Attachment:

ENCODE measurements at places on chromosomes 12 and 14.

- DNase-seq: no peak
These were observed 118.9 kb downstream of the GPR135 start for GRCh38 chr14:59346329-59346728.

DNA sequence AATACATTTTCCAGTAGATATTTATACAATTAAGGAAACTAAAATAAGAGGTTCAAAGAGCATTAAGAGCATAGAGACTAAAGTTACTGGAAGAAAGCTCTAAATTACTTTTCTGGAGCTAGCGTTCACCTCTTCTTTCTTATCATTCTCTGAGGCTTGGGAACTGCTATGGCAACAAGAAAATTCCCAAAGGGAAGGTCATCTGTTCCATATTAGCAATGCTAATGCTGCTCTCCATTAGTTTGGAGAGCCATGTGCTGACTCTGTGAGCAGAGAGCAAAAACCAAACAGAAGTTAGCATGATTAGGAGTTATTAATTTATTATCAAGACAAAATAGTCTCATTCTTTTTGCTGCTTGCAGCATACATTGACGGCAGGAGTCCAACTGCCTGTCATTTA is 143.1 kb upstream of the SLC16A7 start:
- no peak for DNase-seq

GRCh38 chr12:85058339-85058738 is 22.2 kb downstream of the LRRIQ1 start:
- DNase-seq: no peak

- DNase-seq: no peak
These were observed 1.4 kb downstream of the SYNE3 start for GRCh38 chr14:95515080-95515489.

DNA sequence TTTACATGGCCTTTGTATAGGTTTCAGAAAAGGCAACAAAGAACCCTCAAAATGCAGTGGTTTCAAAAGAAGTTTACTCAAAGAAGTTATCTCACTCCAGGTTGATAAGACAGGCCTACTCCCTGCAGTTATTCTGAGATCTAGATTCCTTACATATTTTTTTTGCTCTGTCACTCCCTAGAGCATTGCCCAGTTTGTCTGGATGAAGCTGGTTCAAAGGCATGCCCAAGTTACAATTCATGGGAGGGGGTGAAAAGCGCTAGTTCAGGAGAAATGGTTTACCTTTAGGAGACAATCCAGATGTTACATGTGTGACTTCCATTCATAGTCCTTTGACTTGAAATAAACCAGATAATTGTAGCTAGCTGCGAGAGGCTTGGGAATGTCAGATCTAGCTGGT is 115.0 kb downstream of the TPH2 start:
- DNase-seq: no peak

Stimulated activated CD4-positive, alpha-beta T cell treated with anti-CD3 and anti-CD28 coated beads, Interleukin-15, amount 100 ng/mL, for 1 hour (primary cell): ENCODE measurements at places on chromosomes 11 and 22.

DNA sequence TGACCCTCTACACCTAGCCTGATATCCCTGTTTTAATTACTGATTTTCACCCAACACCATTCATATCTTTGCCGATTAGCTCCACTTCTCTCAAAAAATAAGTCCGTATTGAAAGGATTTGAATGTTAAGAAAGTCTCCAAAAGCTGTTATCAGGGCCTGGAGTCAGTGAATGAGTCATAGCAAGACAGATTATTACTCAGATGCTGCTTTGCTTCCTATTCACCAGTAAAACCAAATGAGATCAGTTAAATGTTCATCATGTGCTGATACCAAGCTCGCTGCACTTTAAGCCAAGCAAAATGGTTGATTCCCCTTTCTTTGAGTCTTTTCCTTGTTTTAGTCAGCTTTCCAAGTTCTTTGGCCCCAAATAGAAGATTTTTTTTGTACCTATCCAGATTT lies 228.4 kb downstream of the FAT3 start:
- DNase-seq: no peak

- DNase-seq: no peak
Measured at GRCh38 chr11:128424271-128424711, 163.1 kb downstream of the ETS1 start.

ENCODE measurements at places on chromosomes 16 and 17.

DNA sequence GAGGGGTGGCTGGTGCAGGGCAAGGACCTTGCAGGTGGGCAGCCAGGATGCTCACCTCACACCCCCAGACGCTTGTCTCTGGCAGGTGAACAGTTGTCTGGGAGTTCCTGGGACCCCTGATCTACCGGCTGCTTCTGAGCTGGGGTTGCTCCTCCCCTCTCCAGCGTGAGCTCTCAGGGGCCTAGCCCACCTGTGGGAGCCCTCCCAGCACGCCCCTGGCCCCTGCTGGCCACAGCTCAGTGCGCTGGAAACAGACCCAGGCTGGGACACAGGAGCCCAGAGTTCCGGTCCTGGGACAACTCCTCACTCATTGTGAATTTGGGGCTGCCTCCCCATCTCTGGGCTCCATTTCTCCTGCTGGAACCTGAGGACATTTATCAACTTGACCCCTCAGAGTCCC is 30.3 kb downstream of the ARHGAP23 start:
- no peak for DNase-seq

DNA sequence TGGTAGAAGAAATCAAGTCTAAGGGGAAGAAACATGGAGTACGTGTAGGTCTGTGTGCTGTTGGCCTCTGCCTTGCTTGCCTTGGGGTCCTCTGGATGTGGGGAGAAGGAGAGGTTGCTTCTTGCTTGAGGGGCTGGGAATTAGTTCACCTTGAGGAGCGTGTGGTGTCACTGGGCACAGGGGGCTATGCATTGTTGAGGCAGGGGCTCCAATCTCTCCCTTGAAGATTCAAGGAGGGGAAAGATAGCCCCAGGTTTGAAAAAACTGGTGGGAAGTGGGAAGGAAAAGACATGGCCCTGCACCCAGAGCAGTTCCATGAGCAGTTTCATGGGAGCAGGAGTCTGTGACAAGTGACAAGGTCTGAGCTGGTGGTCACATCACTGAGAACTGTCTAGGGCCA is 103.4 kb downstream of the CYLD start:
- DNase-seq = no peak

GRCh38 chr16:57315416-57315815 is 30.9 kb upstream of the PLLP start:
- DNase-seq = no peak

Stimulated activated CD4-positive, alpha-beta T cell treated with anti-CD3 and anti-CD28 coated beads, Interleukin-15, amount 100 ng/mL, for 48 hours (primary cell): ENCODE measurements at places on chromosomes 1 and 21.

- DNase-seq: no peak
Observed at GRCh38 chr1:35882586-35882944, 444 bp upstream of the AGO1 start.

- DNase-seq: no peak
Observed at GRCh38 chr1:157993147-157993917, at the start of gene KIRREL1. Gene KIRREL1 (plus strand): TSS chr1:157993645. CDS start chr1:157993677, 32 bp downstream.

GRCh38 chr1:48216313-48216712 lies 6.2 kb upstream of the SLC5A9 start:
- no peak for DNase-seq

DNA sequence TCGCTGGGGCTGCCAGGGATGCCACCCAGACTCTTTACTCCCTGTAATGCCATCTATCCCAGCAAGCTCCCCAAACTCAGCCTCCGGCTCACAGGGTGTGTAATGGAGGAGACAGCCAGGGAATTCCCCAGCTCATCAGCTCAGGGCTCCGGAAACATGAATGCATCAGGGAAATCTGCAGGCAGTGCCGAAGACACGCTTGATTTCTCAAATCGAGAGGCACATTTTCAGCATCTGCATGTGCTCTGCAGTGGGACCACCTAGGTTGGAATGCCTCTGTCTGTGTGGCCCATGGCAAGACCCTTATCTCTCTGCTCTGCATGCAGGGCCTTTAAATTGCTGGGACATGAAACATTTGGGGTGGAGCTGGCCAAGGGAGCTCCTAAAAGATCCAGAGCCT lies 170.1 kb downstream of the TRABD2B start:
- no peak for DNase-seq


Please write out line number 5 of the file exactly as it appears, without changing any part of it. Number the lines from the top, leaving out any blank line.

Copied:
- no peak for DNase-seq